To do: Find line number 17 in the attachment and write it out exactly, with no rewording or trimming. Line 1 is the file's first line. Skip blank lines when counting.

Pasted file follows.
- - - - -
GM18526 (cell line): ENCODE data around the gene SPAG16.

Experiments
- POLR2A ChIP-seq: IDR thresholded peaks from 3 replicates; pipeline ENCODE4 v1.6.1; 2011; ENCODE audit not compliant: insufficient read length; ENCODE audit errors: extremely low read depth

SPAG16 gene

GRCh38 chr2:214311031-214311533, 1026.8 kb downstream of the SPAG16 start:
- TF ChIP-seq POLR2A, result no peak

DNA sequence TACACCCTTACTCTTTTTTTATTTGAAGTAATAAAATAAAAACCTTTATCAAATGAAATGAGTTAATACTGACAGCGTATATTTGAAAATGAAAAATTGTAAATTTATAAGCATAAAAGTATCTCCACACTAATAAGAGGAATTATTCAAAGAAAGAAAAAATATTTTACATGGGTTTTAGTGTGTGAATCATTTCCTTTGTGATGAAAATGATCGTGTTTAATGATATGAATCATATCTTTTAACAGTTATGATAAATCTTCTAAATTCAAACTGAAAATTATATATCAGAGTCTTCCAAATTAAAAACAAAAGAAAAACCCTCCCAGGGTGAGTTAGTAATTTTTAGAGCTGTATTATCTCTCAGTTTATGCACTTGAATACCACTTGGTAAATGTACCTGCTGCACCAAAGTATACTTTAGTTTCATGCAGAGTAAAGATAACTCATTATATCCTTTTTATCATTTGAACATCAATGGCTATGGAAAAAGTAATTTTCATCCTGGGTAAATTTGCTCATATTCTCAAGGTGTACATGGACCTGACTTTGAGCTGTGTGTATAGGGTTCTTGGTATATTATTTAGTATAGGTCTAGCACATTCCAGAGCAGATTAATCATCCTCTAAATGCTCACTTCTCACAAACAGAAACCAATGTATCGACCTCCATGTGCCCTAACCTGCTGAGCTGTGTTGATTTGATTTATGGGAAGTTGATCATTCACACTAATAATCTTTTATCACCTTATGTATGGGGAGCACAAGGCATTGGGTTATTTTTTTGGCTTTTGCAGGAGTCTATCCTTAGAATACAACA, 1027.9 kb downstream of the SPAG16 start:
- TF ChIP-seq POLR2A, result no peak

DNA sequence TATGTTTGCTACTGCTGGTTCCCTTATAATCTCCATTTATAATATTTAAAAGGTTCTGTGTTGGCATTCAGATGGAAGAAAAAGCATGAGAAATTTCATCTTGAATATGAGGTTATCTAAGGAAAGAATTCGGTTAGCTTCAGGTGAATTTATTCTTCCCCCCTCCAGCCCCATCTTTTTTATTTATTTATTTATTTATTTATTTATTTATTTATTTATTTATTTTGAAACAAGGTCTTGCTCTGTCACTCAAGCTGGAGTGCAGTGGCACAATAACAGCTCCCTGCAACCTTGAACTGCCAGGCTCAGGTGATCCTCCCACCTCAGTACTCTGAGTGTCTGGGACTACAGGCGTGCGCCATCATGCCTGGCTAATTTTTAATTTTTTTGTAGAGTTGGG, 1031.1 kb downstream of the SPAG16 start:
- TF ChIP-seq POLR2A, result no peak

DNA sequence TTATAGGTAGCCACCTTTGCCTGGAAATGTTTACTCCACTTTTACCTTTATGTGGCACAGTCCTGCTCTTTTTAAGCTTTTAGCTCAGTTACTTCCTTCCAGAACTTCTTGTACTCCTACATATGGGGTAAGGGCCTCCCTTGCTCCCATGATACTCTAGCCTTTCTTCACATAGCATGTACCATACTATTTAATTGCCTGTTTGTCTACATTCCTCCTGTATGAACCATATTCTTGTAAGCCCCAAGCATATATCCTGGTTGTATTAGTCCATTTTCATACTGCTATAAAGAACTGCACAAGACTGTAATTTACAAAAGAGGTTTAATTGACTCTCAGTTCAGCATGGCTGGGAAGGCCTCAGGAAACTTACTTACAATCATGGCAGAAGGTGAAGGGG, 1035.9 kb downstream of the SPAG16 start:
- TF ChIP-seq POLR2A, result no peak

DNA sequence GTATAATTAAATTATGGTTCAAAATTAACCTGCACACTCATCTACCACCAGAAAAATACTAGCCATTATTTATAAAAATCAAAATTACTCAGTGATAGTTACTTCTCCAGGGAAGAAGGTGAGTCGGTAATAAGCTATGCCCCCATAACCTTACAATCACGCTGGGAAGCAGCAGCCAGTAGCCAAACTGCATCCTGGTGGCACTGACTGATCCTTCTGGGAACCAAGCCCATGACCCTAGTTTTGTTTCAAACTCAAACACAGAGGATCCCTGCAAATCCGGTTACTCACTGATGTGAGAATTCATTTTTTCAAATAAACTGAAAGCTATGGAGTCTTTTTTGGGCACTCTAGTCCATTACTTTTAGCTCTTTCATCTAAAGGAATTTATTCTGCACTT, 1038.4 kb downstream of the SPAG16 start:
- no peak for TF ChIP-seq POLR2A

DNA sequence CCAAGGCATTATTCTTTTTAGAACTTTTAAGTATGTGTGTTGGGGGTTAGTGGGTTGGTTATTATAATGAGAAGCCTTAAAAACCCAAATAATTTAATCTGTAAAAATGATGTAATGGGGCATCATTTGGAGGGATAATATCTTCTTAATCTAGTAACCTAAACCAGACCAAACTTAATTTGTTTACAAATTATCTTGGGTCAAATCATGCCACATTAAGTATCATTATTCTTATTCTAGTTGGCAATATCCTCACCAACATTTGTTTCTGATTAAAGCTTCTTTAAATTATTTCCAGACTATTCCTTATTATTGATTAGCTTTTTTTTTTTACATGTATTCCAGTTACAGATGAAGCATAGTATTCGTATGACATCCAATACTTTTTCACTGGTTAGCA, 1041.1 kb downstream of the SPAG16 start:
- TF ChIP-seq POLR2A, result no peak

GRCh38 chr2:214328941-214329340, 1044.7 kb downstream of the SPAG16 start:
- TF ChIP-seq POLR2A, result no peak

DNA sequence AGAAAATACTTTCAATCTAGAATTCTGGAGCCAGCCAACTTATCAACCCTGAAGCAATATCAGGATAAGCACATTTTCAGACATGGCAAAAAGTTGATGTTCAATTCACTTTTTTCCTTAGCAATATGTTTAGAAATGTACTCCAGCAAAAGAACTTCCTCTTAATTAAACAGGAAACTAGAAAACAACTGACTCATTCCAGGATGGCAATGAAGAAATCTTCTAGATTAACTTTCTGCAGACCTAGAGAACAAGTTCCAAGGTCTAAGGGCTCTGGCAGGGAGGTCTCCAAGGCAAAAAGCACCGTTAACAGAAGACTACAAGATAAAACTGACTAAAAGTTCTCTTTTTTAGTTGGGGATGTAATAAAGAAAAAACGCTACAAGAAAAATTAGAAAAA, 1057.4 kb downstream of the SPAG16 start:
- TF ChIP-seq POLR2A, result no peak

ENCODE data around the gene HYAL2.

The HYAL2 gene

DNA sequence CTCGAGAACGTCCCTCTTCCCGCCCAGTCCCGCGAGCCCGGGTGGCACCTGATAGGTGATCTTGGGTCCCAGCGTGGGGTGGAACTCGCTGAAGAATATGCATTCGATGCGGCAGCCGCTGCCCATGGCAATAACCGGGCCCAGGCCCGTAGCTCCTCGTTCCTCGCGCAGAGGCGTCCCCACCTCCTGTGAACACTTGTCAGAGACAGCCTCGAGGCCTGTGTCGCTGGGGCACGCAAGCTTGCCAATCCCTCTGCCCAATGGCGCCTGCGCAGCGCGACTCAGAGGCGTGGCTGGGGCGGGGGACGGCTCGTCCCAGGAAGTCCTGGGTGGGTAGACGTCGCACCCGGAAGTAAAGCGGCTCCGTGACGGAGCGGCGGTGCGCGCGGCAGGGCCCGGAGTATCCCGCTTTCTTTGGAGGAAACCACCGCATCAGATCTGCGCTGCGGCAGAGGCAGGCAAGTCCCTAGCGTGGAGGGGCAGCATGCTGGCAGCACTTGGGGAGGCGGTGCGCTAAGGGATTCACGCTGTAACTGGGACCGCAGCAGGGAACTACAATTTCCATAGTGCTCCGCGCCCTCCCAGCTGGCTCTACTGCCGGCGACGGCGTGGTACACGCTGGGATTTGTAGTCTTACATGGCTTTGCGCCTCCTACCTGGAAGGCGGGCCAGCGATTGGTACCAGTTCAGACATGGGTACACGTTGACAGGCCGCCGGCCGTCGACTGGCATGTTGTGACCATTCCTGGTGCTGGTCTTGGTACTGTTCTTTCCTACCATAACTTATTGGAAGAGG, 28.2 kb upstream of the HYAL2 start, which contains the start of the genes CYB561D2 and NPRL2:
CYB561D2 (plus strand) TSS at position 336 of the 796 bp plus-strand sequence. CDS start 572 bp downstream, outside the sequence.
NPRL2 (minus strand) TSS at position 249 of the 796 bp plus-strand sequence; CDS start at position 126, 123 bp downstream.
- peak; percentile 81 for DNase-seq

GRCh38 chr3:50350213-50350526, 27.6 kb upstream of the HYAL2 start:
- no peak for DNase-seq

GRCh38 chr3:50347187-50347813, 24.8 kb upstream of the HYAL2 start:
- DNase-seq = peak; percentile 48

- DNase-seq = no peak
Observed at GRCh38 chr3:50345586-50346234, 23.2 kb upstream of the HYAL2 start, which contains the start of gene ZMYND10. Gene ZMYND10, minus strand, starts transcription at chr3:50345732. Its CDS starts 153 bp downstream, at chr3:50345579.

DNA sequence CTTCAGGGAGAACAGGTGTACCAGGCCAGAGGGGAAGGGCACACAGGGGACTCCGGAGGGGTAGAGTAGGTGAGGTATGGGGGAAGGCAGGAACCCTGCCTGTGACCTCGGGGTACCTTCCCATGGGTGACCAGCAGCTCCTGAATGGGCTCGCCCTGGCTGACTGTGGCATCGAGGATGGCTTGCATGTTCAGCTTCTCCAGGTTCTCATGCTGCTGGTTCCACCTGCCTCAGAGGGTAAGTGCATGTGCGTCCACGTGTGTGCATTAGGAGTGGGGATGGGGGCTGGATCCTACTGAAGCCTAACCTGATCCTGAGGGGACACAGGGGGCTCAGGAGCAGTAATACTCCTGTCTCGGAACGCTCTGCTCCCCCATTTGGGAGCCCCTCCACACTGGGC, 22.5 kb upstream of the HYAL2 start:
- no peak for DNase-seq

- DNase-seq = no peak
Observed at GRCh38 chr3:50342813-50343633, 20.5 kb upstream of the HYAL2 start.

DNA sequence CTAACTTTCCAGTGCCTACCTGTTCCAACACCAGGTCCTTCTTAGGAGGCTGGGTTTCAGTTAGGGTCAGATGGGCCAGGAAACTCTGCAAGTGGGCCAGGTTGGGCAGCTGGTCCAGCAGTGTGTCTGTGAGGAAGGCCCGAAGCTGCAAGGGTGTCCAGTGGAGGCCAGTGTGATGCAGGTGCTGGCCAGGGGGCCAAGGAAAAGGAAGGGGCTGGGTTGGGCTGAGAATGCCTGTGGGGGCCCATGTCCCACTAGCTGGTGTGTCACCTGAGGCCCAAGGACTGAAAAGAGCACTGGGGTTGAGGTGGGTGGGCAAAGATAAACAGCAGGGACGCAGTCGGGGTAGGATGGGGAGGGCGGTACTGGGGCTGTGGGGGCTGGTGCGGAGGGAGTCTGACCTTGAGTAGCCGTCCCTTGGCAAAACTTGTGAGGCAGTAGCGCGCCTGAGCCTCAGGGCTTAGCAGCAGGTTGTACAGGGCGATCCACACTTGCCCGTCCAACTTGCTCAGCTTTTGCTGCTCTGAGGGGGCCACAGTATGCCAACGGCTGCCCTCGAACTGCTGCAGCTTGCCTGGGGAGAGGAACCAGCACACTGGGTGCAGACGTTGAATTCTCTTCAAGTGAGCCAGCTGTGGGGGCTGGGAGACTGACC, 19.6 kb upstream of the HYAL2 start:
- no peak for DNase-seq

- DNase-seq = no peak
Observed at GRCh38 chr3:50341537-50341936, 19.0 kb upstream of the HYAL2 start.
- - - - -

GRCh38 chr2:214328941-214329340, 1044.7 kb downstream of the SPAG16 start: